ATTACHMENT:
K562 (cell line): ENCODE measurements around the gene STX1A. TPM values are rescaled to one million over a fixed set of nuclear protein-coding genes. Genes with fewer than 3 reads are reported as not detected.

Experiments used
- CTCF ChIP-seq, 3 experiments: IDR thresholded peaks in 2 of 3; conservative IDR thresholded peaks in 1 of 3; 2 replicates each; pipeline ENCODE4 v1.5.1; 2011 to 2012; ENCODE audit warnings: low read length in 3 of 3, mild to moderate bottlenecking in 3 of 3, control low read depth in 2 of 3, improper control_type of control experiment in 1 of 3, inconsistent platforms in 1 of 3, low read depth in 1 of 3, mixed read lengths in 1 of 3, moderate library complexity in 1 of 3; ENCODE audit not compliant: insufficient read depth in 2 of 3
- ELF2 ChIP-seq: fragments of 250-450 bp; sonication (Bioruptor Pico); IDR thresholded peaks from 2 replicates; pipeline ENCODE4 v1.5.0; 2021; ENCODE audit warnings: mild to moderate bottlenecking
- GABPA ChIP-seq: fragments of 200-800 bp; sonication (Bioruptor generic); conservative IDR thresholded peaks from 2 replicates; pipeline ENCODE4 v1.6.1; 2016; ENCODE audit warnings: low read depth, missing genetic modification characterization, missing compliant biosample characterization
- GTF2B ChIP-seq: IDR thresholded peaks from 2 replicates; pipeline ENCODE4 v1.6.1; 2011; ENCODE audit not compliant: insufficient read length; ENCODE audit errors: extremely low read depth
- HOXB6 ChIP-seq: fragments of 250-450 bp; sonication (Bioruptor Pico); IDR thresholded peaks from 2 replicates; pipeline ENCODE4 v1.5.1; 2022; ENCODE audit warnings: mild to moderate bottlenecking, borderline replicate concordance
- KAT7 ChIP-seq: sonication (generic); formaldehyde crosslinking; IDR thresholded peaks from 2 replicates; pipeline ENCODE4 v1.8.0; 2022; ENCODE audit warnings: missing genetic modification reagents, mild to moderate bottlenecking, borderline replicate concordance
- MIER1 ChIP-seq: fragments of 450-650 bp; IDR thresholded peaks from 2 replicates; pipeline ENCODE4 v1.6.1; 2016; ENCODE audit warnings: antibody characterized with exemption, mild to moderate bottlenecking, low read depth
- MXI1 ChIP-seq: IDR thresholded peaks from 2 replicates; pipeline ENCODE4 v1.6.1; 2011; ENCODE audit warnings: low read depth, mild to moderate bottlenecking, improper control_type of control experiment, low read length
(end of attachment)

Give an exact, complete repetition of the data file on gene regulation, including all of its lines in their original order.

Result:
K562 (cell line): ENCODE measurements around the gene STX1A. TPM values are rescaled to one million over a fixed set of nuclear protein-coding genes. Genes with fewer than 3 reads are reported as not detected.

Experiments used
- CTCF ChIP-seq, 3 experiments: IDR thresholded peaks in 2 of 3; conservative IDR thresholded peaks in 1 of 3; 2 replicates each; pipeline ENCODE4 v1.5.1; 2011 to 2012; ENCODE audit warnings: low read length in 3 of 3, mild to moderate bottlenecking in 3 of 3, control low read depth in 2 of 3, improper control_type of control experiment in 1 of 3, inconsistent platforms in 1 of 3, low read depth in 1 of 3, mixed read lengths in 1 of 3, moderate library complexity in 1 of 3; ENCODE audit not compliant: insufficient read depth in 2 of 3
- ELF2 ChIP-seq: fragments of 250-450 bp; sonication (Bioruptor Pico); IDR thresholded peaks from 2 replicates; pipeline ENCODE4 v1.5.0; 2021; ENCODE audit warnings: mild to moderate bottlenecking
- GABPA ChIP-seq: fragments of 200-800 bp; sonication (Bioruptor generic); conservative IDR thresholded peaks from 2 replicates; pipeline ENCODE4 v1.6.1; 2016; ENCODE audit warnings: low read depth, missing genetic modification characterization, missing compliant biosample characterization
- GTF2B ChIP-seq: IDR thresholded peaks from 2 replicates; pipeline ENCODE4 v1.6.1; 2011; ENCODE audit not compliant: insufficient read length; ENCODE audit errors: extremely low read depth
- HOXB6 ChIP-seq: fragments of 250-450 bp; sonication (Bioruptor Pico); IDR thresholded peaks from 2 replicates; pipeline ENCODE4 v1.5.1; 2022; ENCODE audit warnings: mild to moderate bottlenecking, borderline replicate concordance
- KAT7 ChIP-seq: sonication (generic); formaldehyde crosslinking; IDR thresholded peaks from 2 replicates; pipeline ENCODE4 v1.8.0; 2022; ENCODE audit warnings: missing genetic modification reagents, mild to moderate bottlenecking, borderline replicate concordance
- MIER1 ChIP-seq: fragments of 450-650 bp; IDR thresholded peaks from 2 replicates; pipeline ENCODE4 v1.6.1; 2016; ENCODE audit warnings: antibody characterized with exemption, mild to moderate bottlenecking, low read depth
- MXI1 ChIP-seq: IDR thresholded peaks from 2 replicates; pipeline ENCODE4 v1.6.1; 2011; ENCODE audit warnings: low read depth, mild to moderate bottlenecking, improper control_type of control experiment, low read length